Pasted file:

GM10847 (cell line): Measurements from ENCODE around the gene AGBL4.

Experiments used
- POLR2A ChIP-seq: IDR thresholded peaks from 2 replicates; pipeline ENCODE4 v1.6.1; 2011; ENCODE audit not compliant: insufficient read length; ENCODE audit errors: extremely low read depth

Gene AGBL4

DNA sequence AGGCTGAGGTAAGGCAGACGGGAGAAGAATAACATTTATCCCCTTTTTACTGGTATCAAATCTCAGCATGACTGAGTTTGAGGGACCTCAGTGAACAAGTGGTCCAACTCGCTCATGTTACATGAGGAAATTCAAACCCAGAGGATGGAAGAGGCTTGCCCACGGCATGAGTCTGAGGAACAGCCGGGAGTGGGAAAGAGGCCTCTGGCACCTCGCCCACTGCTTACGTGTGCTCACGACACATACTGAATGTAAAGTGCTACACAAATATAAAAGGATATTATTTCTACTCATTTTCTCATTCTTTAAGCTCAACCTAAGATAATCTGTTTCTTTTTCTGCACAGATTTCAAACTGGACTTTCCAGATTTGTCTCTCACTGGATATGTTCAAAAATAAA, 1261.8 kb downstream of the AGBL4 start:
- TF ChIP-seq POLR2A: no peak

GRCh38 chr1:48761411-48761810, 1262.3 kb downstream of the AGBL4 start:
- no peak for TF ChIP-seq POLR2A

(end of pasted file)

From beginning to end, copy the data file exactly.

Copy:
GM10847 (cell line): Measurements from ENCODE around the gene AGBL4.

Experiments used
- POLR2A ChIP-seq: IDR thresholded peaks from 2 replicates; pipeline ENCODE4 v1.6.1; 2011; ENCODE audit not compliant: insufficient read length; ENCODE audit errors: extremely low read depth

Gene AGBL4

DNA sequence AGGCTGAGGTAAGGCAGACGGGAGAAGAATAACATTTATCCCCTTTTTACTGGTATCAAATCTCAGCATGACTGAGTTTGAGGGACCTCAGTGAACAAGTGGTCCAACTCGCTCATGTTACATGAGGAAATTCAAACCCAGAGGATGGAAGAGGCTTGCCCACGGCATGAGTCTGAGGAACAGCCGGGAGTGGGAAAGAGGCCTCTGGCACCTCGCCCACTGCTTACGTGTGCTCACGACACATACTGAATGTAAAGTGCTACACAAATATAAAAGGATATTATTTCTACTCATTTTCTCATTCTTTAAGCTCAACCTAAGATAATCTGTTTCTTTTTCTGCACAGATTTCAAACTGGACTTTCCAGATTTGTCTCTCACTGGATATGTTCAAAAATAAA, 1261.8 kb downstream of the AGBL4 start:
- TF ChIP-seq POLR2A: no peak

GRCh38 chr1:48761411-48761810, 1262.3 kb downstream of the AGBL4 start:
- no peak for TF ChIP-seq POLR2A